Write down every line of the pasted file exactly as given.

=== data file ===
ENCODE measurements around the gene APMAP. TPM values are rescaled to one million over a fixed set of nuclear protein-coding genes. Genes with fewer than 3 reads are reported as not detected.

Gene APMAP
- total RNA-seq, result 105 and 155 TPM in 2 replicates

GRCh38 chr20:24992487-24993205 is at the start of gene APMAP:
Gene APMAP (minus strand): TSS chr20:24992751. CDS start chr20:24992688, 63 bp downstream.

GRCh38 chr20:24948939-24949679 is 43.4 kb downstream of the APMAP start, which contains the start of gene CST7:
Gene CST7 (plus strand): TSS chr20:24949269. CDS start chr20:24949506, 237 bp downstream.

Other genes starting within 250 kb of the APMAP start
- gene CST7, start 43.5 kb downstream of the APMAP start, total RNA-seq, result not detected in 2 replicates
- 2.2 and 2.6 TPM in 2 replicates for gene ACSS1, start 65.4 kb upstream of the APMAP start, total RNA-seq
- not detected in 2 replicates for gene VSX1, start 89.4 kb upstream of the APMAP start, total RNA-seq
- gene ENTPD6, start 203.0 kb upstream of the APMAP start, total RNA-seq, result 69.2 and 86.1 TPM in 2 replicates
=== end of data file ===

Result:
ENCODE measurements around the gene APMAP. TPM values are rescaled to one million over a fixed set of nuclear protein-coding genes. Genes with fewer than 3 reads are reported as not detected.

Gene APMAP
- total RNA-seq, result 105 and 155 TPM in 2 replicates

GRCh38 chr20:24992487-24993205 is at the start of gene APMAP:
Gene APMAP (minus strand): TSS chr20:24992751. CDS start chr20:24992688, 63 bp downstream.

GRCh38 chr20:24948939-24949679 is 43.4 kb downstream of the APMAP start, which contains the start of gene CST7:
Gene CST7 (plus strand): TSS chr20:24949269. CDS start chr20:24949506, 237 bp downstream.

Other genes starting within 250 kb of the APMAP start
- gene CST7, start 43.5 kb downstream of the APMAP start, total RNA-seq, result not detected in 2 replicates
- 2.2 and 2.6 TPM in 2 replicates for gene ACSS1, start 65.4 kb upstream of the APMAP start, total RNA-seq
- not detected in 2 replicates for gene VSX1, start 89.4 kb upstream of the APMAP start, total RNA-seq
- gene ENTPD6, start 203.0 kb upstream of the APMAP start, total RNA-seq, result 69.2 and 86.1 TPM in 2 replicates